The majority of AFL supporters have reached for their default second club setting and jumped aboard the Western Bulldogs bandwagon.
If you haven’t already, don’t be shy but you better hasten your pace as room is quickly running out.
Fresh from defeating Lex Luther and the reigning three time premier Hawthorn, there is all types of sunshine and rainbows surrounding the Whitten Oval, but there is no tippy toeing around how daunting a challenge they face. Coach Luke Beveridge has simply instilled belief into this player group and their supporters finally do believe in fairytales.
The controversial bye weekend before the finals was just the tonic needed to refresh this exciting young group who have been hit hard with injury throughout the season. Players have reinvented themselves, picking teammates off the canvas in Fremantle before dismantling the West Coast Eagles in Perth, before showing a steely resolve to come back from three goals down against September stalwarts, Hawthorn.
Many are singing the praises of Greater Western Sydney and their over-talented list, but this hard working Bulldogs outfit will have the support of every other club behind them. Whilst the league will be secretly supporting GWS, footy needs a Western Bulldog story more.
Over the last few seasons the league has become stagnant, predictable and almost too business-like and subsequently lost a stream of grass roots support in key areas. The VFL has become a more enjoyable option with fans being able to identify with clubs and suburban grounds once again, whilst entering the turnstile of Etihad Stadium for an early Sunday afternoon has grown cold and tiresome.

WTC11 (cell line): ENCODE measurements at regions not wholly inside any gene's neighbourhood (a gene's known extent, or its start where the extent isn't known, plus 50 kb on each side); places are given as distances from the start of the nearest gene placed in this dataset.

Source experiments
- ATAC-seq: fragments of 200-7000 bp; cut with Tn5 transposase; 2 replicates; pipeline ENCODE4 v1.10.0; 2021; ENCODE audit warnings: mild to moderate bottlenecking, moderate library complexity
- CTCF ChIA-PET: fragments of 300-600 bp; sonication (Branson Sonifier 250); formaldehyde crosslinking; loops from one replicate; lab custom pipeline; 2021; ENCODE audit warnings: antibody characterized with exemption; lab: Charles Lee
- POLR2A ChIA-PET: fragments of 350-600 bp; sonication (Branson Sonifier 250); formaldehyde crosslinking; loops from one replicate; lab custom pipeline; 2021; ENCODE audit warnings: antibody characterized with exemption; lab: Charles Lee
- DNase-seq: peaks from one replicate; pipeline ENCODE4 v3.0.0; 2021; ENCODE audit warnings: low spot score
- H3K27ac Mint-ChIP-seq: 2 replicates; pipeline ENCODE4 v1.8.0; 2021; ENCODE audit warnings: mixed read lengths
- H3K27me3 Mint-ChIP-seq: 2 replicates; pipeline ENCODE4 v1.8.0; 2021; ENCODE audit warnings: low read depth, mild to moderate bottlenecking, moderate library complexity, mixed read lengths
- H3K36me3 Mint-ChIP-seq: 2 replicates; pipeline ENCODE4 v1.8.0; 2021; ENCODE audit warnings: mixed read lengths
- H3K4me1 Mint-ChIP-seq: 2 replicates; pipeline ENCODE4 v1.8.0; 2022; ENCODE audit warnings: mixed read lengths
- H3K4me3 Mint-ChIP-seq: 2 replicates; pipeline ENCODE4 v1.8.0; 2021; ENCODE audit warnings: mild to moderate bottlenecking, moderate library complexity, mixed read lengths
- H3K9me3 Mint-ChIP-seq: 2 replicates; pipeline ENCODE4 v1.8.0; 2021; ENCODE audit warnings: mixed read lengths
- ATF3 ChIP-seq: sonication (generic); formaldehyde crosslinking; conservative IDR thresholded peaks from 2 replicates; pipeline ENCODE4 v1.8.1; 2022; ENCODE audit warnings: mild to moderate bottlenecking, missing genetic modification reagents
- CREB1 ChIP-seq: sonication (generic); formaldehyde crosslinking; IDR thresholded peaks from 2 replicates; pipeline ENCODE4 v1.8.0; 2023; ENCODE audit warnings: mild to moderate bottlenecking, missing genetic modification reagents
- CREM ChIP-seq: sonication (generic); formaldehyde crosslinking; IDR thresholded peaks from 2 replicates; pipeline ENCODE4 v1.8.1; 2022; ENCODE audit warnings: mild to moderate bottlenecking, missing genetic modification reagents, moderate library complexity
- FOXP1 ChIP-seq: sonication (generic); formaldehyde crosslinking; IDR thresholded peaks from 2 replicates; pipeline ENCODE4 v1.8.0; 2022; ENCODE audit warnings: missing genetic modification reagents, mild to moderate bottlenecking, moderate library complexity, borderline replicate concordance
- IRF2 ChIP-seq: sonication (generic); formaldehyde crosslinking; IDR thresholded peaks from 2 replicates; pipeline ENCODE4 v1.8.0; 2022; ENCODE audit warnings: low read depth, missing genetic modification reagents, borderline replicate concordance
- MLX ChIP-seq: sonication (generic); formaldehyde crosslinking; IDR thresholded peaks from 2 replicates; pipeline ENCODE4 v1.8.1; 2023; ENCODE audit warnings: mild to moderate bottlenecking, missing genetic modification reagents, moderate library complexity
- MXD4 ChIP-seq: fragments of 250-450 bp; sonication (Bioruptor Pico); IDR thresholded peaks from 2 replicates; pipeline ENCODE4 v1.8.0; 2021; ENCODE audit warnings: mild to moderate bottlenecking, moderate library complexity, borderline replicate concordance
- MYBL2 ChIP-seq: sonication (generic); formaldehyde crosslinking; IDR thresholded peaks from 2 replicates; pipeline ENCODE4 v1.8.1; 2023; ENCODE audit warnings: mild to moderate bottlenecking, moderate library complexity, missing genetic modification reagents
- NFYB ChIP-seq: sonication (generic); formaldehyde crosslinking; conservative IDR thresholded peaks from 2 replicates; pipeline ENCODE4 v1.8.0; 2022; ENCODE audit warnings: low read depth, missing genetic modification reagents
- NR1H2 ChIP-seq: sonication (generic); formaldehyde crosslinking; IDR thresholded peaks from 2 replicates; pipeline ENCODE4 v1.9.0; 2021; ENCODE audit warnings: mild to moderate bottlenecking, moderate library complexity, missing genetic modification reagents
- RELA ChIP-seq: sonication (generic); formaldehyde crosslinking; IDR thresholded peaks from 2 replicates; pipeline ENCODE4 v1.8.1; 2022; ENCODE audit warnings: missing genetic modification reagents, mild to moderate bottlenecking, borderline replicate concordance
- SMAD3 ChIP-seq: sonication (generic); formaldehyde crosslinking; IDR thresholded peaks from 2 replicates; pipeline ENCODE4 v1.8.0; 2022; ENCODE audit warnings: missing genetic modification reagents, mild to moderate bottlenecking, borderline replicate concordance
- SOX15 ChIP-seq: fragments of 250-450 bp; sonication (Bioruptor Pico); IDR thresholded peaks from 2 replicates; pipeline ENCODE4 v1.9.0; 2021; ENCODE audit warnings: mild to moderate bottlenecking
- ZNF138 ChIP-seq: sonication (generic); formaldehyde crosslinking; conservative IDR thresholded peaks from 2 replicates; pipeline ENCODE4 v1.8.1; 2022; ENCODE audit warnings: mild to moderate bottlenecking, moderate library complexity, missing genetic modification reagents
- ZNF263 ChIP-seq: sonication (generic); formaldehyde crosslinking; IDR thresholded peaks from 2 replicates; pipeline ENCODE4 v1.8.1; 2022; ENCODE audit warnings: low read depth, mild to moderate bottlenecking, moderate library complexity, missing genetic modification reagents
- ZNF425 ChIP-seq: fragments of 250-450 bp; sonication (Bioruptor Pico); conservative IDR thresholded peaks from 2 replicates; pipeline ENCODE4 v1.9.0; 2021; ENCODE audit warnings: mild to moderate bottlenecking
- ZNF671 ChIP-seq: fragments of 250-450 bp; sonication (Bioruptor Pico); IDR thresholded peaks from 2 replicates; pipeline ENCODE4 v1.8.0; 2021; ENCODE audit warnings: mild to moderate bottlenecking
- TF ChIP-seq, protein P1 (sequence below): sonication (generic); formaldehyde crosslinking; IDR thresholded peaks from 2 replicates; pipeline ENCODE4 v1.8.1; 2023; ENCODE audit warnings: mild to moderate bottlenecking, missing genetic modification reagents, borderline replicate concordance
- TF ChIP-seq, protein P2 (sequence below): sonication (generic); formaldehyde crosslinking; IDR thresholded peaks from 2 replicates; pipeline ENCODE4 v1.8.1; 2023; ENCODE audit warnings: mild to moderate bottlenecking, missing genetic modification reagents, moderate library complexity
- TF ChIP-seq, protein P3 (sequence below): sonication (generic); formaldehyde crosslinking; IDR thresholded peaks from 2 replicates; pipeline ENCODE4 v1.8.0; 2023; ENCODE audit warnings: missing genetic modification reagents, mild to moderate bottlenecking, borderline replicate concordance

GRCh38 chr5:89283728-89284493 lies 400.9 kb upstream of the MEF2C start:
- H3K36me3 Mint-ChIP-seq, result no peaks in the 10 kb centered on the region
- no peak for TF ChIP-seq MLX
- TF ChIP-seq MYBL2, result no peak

No group of supporters would be more deserving of a premiership, or at least an appearance at the big dance, than the Bulldogs. Their last grand final was back in 1961 and the last time they tasted the ultimate success was in 1954, their sole premiership. Flags aren’t decided by popularity contests but if they were the Bulldogs would be a mile in front.
For those who have braved a windy rain soaked Western Oval, or placed a few coins in the tins being rattled in the late eighties, this week is for you. Some will brave the bus trip to Western Sydney, or even fly cattle class to the game, but many more will watch from their favourite pub or lounge.
You can see the glimmer of hope in the eyes of those passionate supporters who stood in ticket queue’s this week when you watch the news and you realise just how much this team means to so many people. The Western Bulldogs encapsulates hard work and togetherness. It is a brave footy club. Most Bulldogs supporters know the feeling of disappointment. Hopefully 2016 is different.
The demons of the 1997 preliminary final will linger in the memory for those old enough, and if Bulldogs fans are a few goals up at three quarter time, it might be poignant to remove any valuables from their reach.
I was at the Melbourne Cricket Ground that day and the memory still haunts, even as non-Bulldogs supporter. Second only to the World Cup qualifier in the same year between the Socceroos and Iran have I witnessed such a stunned supporter group. Nineteen years on Spotless Stadium presents a chance for this group of players to not only bury that memory but change the lives of Western Bulldogs fans forever.